Thanks to a better knowledge of the genetic causes of many diseases and an improvement in genetic testing techniques, genetics has gained an important role in the multidisciplinary approach to diagnosis and management of congenital heart disease and aortic pathology. With the introduction of strategies for precision medicine, it is expected that this will only increase further in the future. Because basic knowledge of the indications, the opportunities as well as the limitations of genetic testing is essential for correct application in clinical practice, this consensus document aims to give guidance to care-providers involved in the follow-up of adults with congenital heart defects and/or with hereditary aortic disease. This paper is the result of a collaboration between the ESC Working Group of Grown-Up Congenital Heart Disease, the ESC Working Group on Aorta and Peripheral Vascular Disease and the European Society of Human Genetics. Throughout the document, the importance of correct counseling in the process of genetic testing is emphasized, indications and timing for genetic studies are discussed as well as the technical modalities of genetic testing. Finally, the most important genetic diseases in adult congenital heart disease and aortic pathology are also discussed.
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http://dx.doi.org/10.1177/2047487319854552DOI Listing
September 2020

Systems pharmacology-based integration of human and mouse data for drug repurposing to treat thoracic aneurysms.

JCI Insight 2019 06 6;4(11). Epub 2019 Jun 6.

Department of Pharmacological Sciences and Institute for Systems Biomedicine, Icahn School of Medicine at Mount Sinai, New York, New York, USA.

Marfan syndrome (MFS) is associated with mutations in fibrillin-1 that predispose afflicted individuals to progressive thoracic aortic aneurysm (TAA) leading to dissection and rupture of the vessel wall. Here we combined computational and experimental approaches to identify and test FDA-approved drugs that may slow or even halt aneurysm progression. Computational analyses of transcriptomic data derived from the aortas of MFS patients and MFS mice (Fbn1mgR/mgR mice) predicted that subcellular pathways associated with reduced muscle contractility are key TAA determinants that could be targeted with the GABAB receptor agonist baclofen. Systemic administration of baclofen to Fbn1mgR/mgR mice validated our computational prediction by mitigating arterial disease progression at the cellular and physiological levels. Interestingly, baclofen improved muscle contraction-related subcellular pathways by upregulating a different set of genes than those downregulated in the aorta of vehicle-treated Fbn1mgR/mgR mice. Distinct transcriptomic profiles were also associated with drug-treated MFS and wild-type mice. Thus, systems pharmacology approaches that compare patient- and mouse-derived transcriptomic data for subcellular pathway-based drug repurposing represent an effective strategy to identify potential new treatments of human diseases.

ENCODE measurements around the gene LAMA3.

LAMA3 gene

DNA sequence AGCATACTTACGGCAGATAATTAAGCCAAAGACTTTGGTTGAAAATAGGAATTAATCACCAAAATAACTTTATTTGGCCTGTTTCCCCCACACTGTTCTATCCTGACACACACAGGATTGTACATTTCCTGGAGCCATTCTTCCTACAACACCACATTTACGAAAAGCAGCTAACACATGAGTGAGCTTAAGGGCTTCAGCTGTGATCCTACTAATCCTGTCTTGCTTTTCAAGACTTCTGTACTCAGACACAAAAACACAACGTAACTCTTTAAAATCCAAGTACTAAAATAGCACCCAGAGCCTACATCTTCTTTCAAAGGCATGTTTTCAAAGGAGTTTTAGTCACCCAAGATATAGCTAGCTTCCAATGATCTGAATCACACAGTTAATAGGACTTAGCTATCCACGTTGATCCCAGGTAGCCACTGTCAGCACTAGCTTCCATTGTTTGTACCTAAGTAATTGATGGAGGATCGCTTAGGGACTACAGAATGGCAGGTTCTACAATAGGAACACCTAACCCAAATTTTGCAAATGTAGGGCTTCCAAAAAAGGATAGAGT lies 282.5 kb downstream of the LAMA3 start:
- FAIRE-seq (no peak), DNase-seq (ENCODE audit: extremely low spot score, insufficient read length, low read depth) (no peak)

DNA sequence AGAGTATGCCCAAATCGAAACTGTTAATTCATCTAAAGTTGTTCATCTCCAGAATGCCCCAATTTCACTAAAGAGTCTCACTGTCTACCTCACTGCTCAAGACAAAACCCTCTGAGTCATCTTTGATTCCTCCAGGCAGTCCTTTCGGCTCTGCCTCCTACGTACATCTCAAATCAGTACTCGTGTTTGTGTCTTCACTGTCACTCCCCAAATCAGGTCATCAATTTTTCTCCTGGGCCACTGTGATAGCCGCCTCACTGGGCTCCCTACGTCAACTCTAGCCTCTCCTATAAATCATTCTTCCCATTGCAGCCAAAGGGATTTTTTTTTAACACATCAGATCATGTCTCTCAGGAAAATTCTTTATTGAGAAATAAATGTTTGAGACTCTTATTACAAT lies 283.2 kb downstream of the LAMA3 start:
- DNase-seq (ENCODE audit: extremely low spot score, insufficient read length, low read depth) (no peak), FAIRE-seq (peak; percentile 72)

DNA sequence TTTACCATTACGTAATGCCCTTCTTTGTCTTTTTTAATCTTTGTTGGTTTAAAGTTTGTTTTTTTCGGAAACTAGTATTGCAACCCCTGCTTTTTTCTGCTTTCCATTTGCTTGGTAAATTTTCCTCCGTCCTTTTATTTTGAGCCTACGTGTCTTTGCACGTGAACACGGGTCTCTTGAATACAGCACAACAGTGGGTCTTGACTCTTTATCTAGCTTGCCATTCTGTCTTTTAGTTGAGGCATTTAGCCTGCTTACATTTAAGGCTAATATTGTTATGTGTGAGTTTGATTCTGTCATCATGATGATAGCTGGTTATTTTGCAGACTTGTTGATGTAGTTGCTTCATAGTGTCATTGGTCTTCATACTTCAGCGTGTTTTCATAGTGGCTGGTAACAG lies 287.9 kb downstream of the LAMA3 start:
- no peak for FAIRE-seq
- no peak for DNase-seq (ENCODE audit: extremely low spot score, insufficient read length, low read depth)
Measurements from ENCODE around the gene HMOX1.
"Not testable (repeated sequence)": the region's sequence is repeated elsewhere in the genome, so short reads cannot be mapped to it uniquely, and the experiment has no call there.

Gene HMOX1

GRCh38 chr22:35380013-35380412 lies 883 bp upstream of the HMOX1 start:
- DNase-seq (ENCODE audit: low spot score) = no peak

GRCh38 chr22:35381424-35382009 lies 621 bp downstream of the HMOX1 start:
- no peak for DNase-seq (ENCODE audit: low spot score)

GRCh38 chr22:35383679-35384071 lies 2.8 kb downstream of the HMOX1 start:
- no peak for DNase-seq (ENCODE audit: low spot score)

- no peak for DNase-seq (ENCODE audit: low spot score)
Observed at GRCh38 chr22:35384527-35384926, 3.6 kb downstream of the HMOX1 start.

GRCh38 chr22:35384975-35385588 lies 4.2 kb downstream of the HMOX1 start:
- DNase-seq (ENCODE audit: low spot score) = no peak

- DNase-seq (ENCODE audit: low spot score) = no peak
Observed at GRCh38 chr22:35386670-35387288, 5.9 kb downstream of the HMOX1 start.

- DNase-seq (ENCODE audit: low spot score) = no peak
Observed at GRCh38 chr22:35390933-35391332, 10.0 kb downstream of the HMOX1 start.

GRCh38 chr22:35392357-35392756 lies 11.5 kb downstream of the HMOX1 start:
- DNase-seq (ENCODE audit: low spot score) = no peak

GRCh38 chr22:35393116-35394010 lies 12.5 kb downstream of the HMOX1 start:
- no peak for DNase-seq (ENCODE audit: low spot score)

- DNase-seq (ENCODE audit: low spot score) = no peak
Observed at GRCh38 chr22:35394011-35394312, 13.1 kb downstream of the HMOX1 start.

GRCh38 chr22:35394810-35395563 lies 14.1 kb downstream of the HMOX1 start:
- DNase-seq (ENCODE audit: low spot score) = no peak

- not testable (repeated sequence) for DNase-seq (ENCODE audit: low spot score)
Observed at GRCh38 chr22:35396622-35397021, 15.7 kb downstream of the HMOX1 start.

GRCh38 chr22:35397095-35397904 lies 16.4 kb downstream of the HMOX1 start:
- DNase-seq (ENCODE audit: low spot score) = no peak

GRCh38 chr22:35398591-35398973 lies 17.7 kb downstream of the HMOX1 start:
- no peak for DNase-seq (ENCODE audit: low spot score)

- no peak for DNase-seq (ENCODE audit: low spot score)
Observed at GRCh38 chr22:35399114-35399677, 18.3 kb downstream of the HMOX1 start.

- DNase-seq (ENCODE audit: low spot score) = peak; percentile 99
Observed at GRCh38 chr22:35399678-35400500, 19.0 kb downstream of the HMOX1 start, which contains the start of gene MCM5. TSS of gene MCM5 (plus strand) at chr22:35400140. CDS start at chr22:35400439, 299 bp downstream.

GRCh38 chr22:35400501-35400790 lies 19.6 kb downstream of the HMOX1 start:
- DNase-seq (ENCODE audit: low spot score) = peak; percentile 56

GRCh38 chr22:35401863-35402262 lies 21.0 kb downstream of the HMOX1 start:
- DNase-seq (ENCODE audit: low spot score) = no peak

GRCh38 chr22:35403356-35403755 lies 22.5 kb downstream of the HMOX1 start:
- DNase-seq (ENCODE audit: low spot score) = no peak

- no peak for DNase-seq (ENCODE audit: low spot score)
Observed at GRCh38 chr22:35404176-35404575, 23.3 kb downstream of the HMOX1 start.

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http://dx.doi.org/10.1172/jci.insight.127652DOI Listing
http://www.ncbi.nlm.nih.gov/pmc/articles/PMC6629138PMC
June 2019

Pulmonary haemodynamic effects of interatrial shunt in heart failure with preserved ejection fraction: a preclinical study.

EuroIntervention 2020 Aug;16(5):434-440

Denis Diderot University, Xavier Bichat Hospital, Assistance Publique - Hôpitaux de Paris, Paris, France.

Aims: The aim of this study was to evaluate the effect of the creation of a left-to-right interatrial shunt on pulmonary haemodynamics in rats with heart failure with preserved ejection fraction (HFPEF).

Methods And Results: An interatrial communication (IAC) was created in 11 healthy rats (Lewis rats) and 11 rats which developed HFPEF (36-week-old spontaneously hypertensive rats [SHR]). Effects of the interatrial shunt were compared to 11 sham-operated Lewis and 11 sham-operated SHR. At 45 days post shunt, strain effect was observed in diastolic function (E/A ratio, p<0.001; isovolumetric relaxation time, p<0.001), left atrial volume (p=0.005) and pulmonary wall shear rate (WSR) (p=0.02) measured by Doppler echo. At sacrifice of the animals (60 days), a strain effect was also noted in elastin density (p=0.003) and eNOS protein expression (p=0.001). Interatrial shunt creation resulted in (i) an increase in pulmonary WSR (p=0.04) and a decrease in left atrial volume (p<0.001), (ii) an increase in elastin density (p<0.005), and (iii) an increase in eNOS protein expression (p=0.03).

Conclusions: Creation of a left-to-right atrial shunt in rats with HFPEF was effective in improving pulmonary haemodynamics. In addition, this study provides preliminary evidence of the potential risk of right volume overload and pulmonary hypertension due to atrial shunting.
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http://dx.doi.org/10.4244/EIJ-D-18-01100DOI Listing
August 2020